A nocturnal species, the paraque birds frequently sit along the paths of the research station and even in the pavilion, occasionally sweeping through to feed on insects drawn by the light. They make an assortment of whistles to other paraques in the area and flop about when people walk near. They sometimes make cooing ¨bwot¨ sounds. Local folklore includes tales of the paraque calling travelers into the forest to get them or their children lost. A paraque sometimes follows us to our cabina and bwots to lure me outside. Attempts to photograph them at night usually yield nothing but a red dot in the darkness, further evidence of their supernatural nature.
The paraque is a heartbreaker though, for when we asked another volunteer what her favorite mammal and bird of the Osa were, she replied ¨squirrel monkeys and Steve’s girlfriend.¨ We hope to leave at the end of the week without Steve pining for his girlfriend at the airport.
I came to Osa Conservation as a volunteer as part of my year abroad from university to improve my Spanish. I study French, Spanish and Portuguese at Warwick University in the UK and I couldn’t think of anywhere better to immerse myself in a different culture and way of life, while improving my Spanish at the same time, than the beautiful Osa Peninsula. During my spare time as a volunteer, I try to explore the site as much as I can, to discover what’s hidden in and around my new home.
Here are my four favourite spots around the Osa Conservation site to immerse myself in the breath-taking nature that surrounds me on a daily basis:
The rocks at sunset
Behind the plots of the finca lies the perfect hideaway for looking out over the ocean during sunset. Whether I fancy a dip in the rock pools, doing some yoga as the sun falls or having some quiet time to reenergise after a busy day, the rocks is the tranquil setting I head to.
The beach at sunrise
A 4:30 wake-up call for morning patrol along Piro beach can be difficult for me to stomach, but once I see the vivid paint strokes of deep reds and burnt oranges illuminating the morning sky, I know I made the right decision not to snooze my alarm.
Cerra Osa at sunset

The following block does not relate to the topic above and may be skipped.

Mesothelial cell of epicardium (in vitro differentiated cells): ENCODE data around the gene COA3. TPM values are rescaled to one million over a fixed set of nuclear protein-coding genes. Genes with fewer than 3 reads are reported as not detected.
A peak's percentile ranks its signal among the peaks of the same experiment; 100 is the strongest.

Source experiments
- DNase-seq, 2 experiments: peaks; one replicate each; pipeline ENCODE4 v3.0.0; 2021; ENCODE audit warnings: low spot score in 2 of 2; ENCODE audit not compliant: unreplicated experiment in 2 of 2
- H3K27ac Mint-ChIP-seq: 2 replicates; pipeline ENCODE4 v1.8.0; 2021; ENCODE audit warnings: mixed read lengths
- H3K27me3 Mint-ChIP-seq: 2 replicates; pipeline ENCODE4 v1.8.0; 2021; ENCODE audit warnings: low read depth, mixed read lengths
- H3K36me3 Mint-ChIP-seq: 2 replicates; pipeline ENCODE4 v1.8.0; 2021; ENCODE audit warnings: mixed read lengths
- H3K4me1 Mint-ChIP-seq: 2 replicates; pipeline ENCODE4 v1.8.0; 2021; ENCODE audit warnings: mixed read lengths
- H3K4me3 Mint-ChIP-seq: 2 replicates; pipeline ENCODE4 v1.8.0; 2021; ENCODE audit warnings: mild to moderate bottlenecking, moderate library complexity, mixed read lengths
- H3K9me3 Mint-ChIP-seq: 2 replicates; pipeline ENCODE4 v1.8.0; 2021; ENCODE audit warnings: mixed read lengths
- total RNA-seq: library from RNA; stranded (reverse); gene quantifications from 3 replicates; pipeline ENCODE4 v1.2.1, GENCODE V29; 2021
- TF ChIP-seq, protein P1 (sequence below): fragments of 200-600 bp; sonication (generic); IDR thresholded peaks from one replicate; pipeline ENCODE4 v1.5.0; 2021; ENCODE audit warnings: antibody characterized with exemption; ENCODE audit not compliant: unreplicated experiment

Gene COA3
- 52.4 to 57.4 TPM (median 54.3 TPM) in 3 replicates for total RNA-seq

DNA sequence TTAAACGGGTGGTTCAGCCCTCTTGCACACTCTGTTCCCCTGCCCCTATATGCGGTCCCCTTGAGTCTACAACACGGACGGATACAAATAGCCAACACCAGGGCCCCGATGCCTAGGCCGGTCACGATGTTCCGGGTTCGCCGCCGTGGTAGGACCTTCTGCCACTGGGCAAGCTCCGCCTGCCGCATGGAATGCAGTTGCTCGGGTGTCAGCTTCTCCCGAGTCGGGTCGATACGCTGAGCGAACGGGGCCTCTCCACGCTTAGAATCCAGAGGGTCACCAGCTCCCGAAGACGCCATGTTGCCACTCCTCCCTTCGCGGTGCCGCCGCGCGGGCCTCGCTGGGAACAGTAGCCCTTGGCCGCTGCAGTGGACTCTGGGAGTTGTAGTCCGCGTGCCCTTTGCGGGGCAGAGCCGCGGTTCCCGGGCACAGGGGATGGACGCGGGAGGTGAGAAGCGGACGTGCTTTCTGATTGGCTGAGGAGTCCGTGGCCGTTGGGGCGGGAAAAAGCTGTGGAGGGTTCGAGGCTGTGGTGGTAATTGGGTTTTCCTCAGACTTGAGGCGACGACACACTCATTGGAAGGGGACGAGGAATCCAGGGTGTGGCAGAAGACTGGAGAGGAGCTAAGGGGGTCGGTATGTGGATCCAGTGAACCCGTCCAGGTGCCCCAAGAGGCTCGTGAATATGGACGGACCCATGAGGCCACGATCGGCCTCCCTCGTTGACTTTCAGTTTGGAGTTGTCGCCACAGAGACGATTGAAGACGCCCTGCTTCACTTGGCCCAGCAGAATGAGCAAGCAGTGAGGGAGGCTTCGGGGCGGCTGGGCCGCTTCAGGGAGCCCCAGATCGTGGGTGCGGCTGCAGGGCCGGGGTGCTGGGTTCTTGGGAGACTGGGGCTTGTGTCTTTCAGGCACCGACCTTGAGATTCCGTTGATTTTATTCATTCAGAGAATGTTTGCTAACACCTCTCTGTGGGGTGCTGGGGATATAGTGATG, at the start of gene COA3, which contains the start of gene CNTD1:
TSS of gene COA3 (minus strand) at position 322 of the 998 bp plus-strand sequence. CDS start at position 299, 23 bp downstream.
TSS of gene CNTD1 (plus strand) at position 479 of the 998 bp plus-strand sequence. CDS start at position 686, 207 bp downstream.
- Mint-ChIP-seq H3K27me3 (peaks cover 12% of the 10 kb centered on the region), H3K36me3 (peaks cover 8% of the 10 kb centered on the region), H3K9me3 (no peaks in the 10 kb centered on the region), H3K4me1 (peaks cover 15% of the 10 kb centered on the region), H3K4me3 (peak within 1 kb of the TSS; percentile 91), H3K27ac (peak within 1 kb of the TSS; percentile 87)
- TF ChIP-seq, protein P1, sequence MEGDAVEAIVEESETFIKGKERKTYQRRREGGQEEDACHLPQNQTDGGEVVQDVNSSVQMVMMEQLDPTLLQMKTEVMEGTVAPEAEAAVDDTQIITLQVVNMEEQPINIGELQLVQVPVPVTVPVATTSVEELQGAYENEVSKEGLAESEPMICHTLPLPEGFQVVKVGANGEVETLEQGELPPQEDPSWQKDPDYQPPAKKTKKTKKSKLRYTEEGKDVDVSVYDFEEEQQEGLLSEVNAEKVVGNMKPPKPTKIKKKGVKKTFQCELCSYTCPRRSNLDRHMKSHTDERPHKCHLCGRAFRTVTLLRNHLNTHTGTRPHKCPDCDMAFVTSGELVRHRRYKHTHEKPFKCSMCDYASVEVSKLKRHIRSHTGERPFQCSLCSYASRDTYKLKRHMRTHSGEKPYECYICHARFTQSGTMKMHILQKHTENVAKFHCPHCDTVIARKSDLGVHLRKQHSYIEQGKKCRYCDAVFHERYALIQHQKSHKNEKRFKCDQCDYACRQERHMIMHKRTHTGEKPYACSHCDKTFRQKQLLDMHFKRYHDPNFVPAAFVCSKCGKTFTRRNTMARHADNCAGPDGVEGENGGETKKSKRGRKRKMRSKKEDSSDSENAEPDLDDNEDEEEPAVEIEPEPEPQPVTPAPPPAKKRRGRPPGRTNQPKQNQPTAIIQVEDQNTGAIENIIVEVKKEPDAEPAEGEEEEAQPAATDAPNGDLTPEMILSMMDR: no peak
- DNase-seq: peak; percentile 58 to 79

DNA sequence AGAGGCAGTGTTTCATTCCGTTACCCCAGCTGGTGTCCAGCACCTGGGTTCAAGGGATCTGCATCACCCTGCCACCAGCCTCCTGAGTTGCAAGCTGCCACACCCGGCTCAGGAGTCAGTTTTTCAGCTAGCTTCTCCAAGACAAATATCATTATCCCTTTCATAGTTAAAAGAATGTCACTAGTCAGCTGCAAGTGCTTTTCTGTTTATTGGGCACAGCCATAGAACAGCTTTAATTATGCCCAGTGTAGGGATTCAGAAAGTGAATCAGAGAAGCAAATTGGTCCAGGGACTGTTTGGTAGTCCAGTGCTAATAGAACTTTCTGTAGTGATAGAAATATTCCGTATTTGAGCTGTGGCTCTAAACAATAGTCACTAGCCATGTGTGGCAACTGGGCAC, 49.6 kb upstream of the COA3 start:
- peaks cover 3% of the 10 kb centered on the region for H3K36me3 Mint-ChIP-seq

Cerro Osa might seem like a bit of a trek to watch the sunset, but once I sit on the patio, you’ll understand the beauty of this remote location. There’s no better way to watch the sunset than sat on the rocking chairs, everyone in stunned silence by the amazing site that fills the sky. Overlooking a clearing filled with thousands of trees, it’s hard to find a better viewpoint to watch the blazing reds of an Osa Peninsula sunset.
The bat roost on the Ajo trail
Osa Conservation site boasts many trails through the primary forest for you to explore. If you decide to delve deeper into your surroundings, put the bat roost on the Ajo at the top of your Osa bucket list. In one of the biggest and oldest trees on the trail, a small opening at the base of the tree opens up a whole new world for you to discover. Nestled away inside hides hundreds of frog eating bats that have made this ancient treasure their home.
Blog post by Hilary Brumberg, Healthy Rivers Program Coordinator
Osa Conservation was recently awarded a grant from the National Science Foundation (NSF) to improve the research facilities, communication and equipment at our Osa Verde Biological Station (Piro), which will position this field station to become a leading center for tropical research, education and conservation. With this new infrastructure, we will increase our capacity to host interdisciplinary researchers, academic groups, and citizen science trainings, therefore advancing scientific knowledge about tropical ecology and enhancing scientific literacy.
We are excited to further support the active researchers and education groups visiting Osa Verde BioStation, by providing them with separate, dedicated laboratory and classroom spaces. With the NSF support, we will: 1) Create a dedicated laboratory space, 2) improve electrical power and communications, and 3) outfit the lab with basic wet and dry lab equipment. Meanwhile, the existing lab will become a dedicated educational space for school groups, volunteers, and citizen scientists.
Construction of the new lab begins next month and is estimated to be completed this summer, as will the upgrades to the electrical and communication systems. The following year, the lab equipment and software will be installed.
These facilities will catalyze innovative and high-quality ecological research, hands-on education and training, and impactful research-based applied conservation. Osa Conservation is fortunate to be collaborating with a dedicated, diverse group of researchers and educational groups who have been visiting the Osa for over a decade to study and conserve its incredible biodiversity. Here’s how a few of them describe how the new research facilities will impact their research and teaching: